4.59
              Importance of Being Exact or Accurate
              How important is being very exact or highly accurate in performing this job?
              4.58
              Sounds, Noise Levels Are Distracting or Uncomfortable
              How often does this job require working exposed to sounds and noise levels that are distracting or uncomfortable?
              4.48
              Face-to-Face Discussions
              How often do you have to have face-to-face discussions with individuals or teams in this job?
              4.33
              Structured versus Unstructured Work
              To what extent is this job structured for the worker, rather than allowing the worker to determine tasks, priorities, and goals?
              4.18

              Work Style

              Included in the list below are the personal work style characteristics that can affect how well a worker is likely to perform in this occupation.

              * Work Styles are measured by how important the style is to this occupation, where one is 'not important' and five is 'very important'.

              Work Style
              Description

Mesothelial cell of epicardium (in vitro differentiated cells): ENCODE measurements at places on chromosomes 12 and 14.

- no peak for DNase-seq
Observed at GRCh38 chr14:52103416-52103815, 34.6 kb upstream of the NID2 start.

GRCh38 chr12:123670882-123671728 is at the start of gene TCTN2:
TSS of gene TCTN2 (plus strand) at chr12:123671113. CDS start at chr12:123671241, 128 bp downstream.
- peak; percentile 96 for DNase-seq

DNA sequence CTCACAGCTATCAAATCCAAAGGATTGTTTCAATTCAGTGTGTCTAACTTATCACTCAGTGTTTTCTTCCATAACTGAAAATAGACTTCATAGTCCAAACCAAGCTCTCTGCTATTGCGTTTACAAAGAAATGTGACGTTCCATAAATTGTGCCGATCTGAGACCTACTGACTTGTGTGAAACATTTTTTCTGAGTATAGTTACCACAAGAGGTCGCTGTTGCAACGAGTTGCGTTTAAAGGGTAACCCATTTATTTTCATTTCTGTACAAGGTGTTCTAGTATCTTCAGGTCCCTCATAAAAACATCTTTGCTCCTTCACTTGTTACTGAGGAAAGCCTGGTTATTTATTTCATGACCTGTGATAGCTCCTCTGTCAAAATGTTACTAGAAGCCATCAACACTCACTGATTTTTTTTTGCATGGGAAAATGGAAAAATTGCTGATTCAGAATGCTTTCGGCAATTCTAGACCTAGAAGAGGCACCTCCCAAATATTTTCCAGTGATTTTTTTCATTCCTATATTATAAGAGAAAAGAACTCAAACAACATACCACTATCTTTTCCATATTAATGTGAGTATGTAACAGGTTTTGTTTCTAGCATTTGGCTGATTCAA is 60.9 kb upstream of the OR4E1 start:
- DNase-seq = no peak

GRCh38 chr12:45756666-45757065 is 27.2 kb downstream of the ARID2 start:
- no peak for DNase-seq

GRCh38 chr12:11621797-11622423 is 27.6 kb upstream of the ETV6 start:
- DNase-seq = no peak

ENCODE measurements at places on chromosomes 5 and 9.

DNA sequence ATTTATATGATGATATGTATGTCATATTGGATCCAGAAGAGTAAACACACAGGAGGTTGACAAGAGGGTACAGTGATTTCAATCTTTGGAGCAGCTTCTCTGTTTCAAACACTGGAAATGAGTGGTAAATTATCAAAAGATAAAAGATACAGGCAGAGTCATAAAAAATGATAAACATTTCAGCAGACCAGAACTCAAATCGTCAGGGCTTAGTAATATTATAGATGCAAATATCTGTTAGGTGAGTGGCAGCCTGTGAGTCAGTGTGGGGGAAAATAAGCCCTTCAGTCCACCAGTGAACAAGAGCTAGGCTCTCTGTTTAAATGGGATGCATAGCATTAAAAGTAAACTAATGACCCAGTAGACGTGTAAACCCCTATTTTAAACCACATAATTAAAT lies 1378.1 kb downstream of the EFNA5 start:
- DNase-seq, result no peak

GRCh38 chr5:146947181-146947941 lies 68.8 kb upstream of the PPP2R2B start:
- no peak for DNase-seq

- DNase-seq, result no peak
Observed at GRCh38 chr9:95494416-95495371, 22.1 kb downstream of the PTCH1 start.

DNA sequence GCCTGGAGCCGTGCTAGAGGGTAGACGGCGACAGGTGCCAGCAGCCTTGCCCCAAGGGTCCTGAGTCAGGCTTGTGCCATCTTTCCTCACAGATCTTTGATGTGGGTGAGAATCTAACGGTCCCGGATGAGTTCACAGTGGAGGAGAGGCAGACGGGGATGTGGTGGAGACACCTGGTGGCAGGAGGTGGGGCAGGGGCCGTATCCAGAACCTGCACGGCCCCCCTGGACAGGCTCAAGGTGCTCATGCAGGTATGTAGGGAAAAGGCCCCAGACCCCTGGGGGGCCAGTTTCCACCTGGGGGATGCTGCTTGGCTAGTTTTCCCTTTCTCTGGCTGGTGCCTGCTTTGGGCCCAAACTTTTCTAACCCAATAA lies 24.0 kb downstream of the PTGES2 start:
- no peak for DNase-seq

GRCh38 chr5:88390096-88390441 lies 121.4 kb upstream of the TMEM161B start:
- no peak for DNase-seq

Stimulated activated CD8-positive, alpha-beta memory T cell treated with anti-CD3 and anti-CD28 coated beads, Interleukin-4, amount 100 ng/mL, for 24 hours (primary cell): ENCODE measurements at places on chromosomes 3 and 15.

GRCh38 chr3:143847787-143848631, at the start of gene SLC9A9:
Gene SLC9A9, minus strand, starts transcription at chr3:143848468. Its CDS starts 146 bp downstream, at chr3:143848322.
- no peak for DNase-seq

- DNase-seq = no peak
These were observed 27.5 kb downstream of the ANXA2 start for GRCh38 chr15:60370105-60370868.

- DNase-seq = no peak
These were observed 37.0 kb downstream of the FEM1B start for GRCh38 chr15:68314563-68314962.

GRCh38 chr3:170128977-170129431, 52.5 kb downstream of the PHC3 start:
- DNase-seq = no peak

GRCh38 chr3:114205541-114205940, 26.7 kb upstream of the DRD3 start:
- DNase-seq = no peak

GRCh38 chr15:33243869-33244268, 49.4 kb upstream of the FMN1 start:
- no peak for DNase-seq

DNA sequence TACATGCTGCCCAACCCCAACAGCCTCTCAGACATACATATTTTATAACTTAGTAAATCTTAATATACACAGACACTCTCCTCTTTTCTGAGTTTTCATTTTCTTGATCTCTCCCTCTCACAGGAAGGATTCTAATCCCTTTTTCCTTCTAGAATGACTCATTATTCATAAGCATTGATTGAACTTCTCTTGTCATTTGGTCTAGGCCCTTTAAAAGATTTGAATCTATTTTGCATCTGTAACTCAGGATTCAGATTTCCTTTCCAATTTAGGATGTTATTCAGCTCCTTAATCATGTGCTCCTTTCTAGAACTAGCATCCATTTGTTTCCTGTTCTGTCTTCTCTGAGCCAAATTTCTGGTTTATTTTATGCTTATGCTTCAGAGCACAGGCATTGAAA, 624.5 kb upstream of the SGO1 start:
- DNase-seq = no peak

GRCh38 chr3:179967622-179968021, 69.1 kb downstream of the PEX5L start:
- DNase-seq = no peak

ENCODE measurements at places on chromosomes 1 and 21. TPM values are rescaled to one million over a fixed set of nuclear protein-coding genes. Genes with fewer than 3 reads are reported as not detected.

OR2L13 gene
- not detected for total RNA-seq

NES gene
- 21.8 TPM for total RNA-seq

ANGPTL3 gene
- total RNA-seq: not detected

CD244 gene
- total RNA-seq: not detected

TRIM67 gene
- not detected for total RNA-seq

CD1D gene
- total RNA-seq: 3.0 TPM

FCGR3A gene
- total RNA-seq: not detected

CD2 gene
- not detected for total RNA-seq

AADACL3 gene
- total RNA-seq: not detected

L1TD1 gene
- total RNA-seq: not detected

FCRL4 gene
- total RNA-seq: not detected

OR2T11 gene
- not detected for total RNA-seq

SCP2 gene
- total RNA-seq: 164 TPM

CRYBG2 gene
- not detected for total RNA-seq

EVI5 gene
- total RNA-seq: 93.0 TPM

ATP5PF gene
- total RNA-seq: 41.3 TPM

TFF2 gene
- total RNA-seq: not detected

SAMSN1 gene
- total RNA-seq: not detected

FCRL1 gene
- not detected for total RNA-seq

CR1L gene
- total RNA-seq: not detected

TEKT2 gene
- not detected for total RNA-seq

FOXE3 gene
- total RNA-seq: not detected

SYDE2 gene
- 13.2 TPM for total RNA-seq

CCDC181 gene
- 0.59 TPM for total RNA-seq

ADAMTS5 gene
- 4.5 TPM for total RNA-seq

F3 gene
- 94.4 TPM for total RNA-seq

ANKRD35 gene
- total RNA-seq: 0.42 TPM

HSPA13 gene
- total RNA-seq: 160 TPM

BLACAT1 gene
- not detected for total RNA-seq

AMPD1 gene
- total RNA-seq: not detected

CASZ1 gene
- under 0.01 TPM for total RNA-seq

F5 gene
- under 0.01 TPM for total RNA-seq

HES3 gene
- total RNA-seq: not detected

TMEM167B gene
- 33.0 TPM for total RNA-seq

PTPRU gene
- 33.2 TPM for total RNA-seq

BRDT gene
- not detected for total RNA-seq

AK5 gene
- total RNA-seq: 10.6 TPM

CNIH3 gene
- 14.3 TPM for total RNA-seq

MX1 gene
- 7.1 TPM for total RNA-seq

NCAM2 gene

Importance
              Attention to Detail
              Job requires being careful about detail and thorough in completing work tasks.
              4.17
              Dependability
              Job requires being reliable, responsible, and dependable, and fulfilling obligations.
              4.17
              Cooperation
              Job requires being pleasant with others on the job and displaying a good-natured, cooperative attitude.
              4.02
              Independence
              Job requires developing one's own ways of doing things, guiding oneself with little or no supervision, and depending on oneself to get things done.
              3.79
              Initiative
              Job requires a willingness to take on responsibilities and challenges.
              3.58
              Integrity
              Job requires being honest and ethical.
              3.53
              Social Orientation
              Job requires preferring to work with others rather than alone, and being personally connected with others on the job.